It’s said that there are no new ideas and perhaps it’s true, but it really sucks when someone copies your work. I’ve had some of my ideas ‘appropriated’ and it can definitely get you down if you let it. I recently had a well known artist clearly borrow from one of my photographs. ‘Why is this famous person copying me AND getting all the glory?? Haven’t they got enough glory!’ ...you get the woeful picture. The best thing you can do is rise above it, try to take it as a compliment, put your blinkers on and continue on your path creating work that is true to you.
Post Exhibition Blues (or the PEBs)
Exhibiting a solo show takes a crazy amount of work and time. You’re focused on a body of work for at least two years. Then it’s hung on the gallery wall for two weeks. And then it’s finished. This is when you fall in a heap and the Post Exhibition Blues show their ugly heads.
One piece of valuable advice given to me was to work one year in advance. This means you have your work ready to show for the following year, which gives you plenty of time for marketing (learn how to create media packs here), and it also means you’re not so close to it when it’s being exhibited. For me this is a good thing as I can look at the body of work objectively plus I seem to be more relaxed when I'm already working on the next series, ergo a much more enjoyable opening!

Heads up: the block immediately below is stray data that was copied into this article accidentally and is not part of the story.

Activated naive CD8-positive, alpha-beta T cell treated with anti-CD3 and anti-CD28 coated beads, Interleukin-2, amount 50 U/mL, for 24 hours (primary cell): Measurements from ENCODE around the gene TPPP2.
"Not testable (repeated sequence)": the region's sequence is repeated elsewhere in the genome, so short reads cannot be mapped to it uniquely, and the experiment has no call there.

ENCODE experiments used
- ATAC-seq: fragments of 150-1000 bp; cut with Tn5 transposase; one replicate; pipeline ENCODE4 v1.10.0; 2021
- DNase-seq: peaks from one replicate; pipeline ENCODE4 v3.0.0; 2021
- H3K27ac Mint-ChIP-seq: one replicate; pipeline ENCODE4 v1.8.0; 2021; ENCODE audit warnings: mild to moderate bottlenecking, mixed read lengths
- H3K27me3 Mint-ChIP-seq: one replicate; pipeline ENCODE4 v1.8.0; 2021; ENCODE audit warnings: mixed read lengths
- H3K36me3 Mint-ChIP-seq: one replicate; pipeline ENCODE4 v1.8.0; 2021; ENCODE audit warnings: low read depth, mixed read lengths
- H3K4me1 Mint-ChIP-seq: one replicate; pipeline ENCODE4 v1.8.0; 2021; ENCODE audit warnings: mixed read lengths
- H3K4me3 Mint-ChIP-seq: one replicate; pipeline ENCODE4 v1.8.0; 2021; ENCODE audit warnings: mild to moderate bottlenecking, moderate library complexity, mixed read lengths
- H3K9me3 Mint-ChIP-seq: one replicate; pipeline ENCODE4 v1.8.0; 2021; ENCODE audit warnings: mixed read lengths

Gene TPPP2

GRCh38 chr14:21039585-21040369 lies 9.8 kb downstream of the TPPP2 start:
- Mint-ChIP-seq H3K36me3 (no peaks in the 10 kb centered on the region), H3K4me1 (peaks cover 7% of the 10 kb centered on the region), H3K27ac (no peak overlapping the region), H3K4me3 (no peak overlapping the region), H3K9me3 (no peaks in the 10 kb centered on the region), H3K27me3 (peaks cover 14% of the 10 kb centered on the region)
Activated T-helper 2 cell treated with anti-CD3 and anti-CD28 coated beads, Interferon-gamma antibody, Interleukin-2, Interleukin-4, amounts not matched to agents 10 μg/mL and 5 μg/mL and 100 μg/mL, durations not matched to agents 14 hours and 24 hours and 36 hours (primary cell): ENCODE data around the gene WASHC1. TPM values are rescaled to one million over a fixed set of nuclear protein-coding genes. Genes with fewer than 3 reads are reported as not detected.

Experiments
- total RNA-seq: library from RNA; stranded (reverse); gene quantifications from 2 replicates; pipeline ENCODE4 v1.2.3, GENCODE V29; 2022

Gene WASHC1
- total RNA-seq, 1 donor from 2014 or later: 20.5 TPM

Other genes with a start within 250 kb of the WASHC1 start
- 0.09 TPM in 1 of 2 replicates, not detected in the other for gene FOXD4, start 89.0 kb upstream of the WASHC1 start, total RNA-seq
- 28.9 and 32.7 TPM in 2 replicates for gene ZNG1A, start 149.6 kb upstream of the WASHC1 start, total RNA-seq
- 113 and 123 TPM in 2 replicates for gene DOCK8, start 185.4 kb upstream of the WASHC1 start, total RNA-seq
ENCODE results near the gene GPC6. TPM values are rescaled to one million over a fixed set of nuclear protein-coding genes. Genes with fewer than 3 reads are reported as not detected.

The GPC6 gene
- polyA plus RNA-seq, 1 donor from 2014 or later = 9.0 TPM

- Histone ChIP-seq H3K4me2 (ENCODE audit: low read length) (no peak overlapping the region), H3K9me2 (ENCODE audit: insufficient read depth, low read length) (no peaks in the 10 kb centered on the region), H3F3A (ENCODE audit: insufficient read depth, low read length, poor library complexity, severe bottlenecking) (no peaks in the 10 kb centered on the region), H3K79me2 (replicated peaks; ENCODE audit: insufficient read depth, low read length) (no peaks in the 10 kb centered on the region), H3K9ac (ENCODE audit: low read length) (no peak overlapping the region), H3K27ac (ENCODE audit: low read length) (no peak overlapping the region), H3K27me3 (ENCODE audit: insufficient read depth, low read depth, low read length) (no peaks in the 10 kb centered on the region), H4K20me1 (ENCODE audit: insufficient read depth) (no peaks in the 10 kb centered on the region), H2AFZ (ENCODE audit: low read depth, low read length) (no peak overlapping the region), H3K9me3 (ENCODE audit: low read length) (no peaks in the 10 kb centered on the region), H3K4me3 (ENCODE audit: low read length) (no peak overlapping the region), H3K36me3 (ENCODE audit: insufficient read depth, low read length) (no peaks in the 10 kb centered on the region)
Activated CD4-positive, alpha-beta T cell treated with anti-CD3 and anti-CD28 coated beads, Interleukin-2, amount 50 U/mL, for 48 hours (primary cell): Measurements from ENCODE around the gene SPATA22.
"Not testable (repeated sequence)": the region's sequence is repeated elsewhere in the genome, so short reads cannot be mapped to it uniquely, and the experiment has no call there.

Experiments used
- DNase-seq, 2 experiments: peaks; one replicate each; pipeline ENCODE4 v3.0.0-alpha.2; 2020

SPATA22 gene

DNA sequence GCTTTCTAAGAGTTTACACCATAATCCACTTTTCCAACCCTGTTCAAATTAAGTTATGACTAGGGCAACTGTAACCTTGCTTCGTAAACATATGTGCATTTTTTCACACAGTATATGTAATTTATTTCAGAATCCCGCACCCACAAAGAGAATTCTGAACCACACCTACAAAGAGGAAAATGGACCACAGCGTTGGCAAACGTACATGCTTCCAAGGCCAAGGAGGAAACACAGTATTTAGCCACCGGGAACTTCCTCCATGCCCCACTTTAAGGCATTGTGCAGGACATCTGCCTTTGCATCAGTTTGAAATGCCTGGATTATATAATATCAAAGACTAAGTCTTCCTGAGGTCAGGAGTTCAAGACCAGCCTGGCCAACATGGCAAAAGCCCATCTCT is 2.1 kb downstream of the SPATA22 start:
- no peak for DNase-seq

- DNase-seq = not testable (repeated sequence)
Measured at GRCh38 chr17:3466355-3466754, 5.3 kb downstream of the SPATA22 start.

loss of confidence
I completed my degree in 1998 and have continued to create since then with some breaks like when I travelled, had babies, or have woken up with no confidence. Most artists I know suffer from self doubt as well and I’m not sure why that is? Maybe because art can be such a solitary practice and you start second guessing yourself, or because it’s so personal and sometimes we find it difficult to really put ourselves out there.
I know one common cause and that’s comparing yourself to the others. With the wonderful interwebs we have access to so much knowledge but it can also be a hindrance, causing us to be overwhelmed with information overload. The cliché is true, the only artist you should compare yourself to is you.
sometimes you fail
Recently a friend helped me shoot a new self portrait and after spending a precious child free day editing it, I sat back and looked at it with fresh peepers. It was not good. At all. I was so disappointed that it didn’t turn out how I imagined! Again, I let it get to me for a bit but then I remembered that sometimes ideas don’t work out and that’s okay. Perhaps the idea will develop further into something else? What have I learned from this shoot that will be useful for another idea? Like all of these situations a change of perspective is all you need to turn your frown upside down. And yes I know that sometimes that’s easier said than done :)
- look back through your achievements and reflect on what you’ve learned along the way
- look to the future and list your goals, make sure you dream big!
- take a break from the internet
- get some fresh air and hug a tree
- rest, relax, and have some fun
be kind to yourself x